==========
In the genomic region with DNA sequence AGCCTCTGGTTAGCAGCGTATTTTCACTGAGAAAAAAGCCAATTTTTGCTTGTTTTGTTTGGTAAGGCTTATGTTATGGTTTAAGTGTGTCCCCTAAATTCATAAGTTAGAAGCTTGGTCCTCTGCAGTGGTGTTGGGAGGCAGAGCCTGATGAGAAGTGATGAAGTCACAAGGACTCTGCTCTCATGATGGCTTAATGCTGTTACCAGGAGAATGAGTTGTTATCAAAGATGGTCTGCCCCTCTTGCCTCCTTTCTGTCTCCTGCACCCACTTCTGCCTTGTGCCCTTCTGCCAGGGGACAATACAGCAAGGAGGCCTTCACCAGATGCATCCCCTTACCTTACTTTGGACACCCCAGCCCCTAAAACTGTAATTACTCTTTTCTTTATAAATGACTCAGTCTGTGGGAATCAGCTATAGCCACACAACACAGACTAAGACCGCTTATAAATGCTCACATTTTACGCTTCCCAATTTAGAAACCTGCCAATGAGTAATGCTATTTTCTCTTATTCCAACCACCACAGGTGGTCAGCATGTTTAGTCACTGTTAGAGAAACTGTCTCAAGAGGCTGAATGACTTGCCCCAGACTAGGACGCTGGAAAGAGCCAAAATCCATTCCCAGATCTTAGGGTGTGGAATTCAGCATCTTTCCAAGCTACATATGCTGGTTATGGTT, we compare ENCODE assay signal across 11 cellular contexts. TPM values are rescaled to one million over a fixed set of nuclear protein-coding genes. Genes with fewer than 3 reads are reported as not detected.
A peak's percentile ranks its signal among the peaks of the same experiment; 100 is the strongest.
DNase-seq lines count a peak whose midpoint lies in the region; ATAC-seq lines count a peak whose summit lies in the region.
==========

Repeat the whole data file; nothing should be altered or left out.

In the genomic region with DNA sequence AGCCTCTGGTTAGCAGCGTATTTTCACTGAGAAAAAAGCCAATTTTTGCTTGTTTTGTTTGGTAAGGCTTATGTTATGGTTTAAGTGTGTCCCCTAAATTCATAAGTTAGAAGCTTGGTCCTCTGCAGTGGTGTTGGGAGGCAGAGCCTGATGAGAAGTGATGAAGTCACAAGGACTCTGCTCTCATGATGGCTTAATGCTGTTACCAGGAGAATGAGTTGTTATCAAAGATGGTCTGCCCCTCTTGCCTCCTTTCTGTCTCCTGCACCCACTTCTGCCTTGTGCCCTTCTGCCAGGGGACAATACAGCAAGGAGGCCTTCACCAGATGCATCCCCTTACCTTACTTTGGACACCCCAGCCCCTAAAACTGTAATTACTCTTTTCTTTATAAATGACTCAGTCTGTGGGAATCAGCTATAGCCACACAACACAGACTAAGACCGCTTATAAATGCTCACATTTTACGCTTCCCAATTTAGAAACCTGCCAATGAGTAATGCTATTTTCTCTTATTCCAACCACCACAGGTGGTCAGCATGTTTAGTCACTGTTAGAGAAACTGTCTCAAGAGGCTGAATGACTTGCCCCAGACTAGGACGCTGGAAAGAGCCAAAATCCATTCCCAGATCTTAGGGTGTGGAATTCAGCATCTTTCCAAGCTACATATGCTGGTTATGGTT, we compare ENCODE assay signal across 11 cellular contexts. TPM values are rescaled to one million over a fixed set of nuclear protein-coding genes. Genes with fewer than 3 reads are reported as not detected.
A peak's percentile ranks its signal among the peaks of the same experiment; 100 is the strongest.
DNase-seq lines count a peak whose midpoint lies in the region; ATAC-seq lines count a peak whose summit lies in the region.